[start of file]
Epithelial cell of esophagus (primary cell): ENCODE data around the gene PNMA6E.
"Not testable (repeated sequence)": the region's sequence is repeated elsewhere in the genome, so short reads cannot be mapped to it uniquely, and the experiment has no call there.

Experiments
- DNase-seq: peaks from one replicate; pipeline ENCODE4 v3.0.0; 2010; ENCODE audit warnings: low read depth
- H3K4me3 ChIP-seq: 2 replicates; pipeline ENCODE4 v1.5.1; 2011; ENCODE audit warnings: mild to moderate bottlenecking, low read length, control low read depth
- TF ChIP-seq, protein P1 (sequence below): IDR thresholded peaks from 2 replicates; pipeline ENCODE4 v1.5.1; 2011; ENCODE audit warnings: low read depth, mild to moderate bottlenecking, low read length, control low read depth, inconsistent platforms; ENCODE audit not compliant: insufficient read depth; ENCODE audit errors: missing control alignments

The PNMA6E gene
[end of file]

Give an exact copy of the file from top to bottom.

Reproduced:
Epithelial cell of esophagus (primary cell): ENCODE data around the gene PNMA6E.
"Not testable (repeated sequence)": the region's sequence is repeated elsewhere in the genome, so short reads cannot be mapped to it uniquely, and the experiment has no call there.

Experiments
- DNase-seq: peaks from one replicate; pipeline ENCODE4 v3.0.0; 2010; ENCODE audit warnings: low read depth
- H3K4me3 ChIP-seq: 2 replicates; pipeline ENCODE4 v1.5.1; 2011; ENCODE audit warnings: mild to moderate bottlenecking, low read length, control low read depth
- TF ChIP-seq, protein P1 (sequence below): IDR thresholded peaks from 2 replicates; pipeline ENCODE4 v1.5.1; 2011; ENCODE audit warnings: low read depth, mild to moderate bottlenecking, low read length, control low read depth, inconsistent platforms; ENCODE audit not compliant: insufficient read depth; ENCODE audit errors: missing control alignments

The PNMA6E gene